DAR ES SALAAM, Tanzania (eTN) – At last, Tanzania’s embattled national airline Air Tanzania Company Limited (ATCL) has been banned to operate any flight within and outside Tanzania, at the same time had its operations certificate revoked by Tanzania’s aviation authorities.
Reports from Tanzania Civil Aviation Authority (TCAA) said the embattled and loss- making national airline was not air-worth after a number of discrepancies and operational failures were discovered within ATCL management this month.
Aviation authorities revoked ATCL’s flying certificate on Tuesday this week (December 8) and forced the airline to ground its planes for an unknown period.
It has been known that ATCL failed to meet the International Air Transport Association (IATA) flying standards and regulations after an inspection by IATA and TCAA aviation experts who jotted down more than 500 operational gaps within the airline.
IATA wrote to Tanzania aviation authorities looking for indefinite suspension of ATCL’s flying certificate until the time that the airline solves its operational problems.
Among noted problems found within ATCL were poor inspection of its aircraft, lack of pilots and aircraft engineers, among others.
ATCL’s chief executive officer Mr. David Mattaka was quoted saying that the airline was temporarily suspended, with hopes to resume flights soon.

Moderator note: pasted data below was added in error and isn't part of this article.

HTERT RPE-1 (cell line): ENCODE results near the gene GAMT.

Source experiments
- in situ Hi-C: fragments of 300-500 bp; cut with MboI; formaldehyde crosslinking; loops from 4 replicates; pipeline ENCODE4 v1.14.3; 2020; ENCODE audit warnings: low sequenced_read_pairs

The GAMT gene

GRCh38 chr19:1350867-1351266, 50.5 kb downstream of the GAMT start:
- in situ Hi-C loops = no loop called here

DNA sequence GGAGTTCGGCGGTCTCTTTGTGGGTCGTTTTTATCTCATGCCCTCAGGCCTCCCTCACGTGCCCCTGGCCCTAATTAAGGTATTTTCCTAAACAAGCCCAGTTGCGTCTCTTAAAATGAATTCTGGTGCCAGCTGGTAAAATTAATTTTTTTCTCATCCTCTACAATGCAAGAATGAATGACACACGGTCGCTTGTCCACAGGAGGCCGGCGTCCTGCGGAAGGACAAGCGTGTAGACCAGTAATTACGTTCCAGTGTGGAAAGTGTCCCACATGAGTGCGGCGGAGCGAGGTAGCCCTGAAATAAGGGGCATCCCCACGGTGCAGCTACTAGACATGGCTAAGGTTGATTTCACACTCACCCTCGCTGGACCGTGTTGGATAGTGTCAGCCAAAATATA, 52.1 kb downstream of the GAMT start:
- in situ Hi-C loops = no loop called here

But travel agents in Tanzania’s major cities of Dar es Salaam, Mwanza and Arusha were busy directing their clients to look for alternative airlines for both domestic and African flights.
Mostly hit by ATCL’s suspension were tourists with connecting flights between the capital city of Dar es Salaam and the northern tourist town of Arusha, which greatly depended on ATCL flights.
But most travelers booked Precisonair Services, a vibrant and fast growing private airline that for recent years posed competitive challenges to the government owned ATCL.
Most of ATCL routes are domestic with little hopes to see the government run airline entering African airspace outside Tanzania.
The troubled Air Tanzania Company Limited (ATCL) had its management contract with South African Airways (SAA) terminated almost two years ago, giving a clear way to the Tanzanian government to take its total control, waiting for outright investor.
The airline has been a big burden to Tanzanian taxpayers. Passengers have been always complaining of poor services despite higher ticket prices set out by the airline’s management, while the Tanzanian government subsidies its operations with US$ 500,000 every month.
Tanzanian Transport Minister Shukuru Kawambwa once said ATCL should operate commercially while the government is looking for an appropriate investor to take over the most troubled airline in Africa.
This loss-making airline operates mostly domestic flights with a Boeing 737 on its domestic flights and an Air Bus for its East and Southern African regional flights.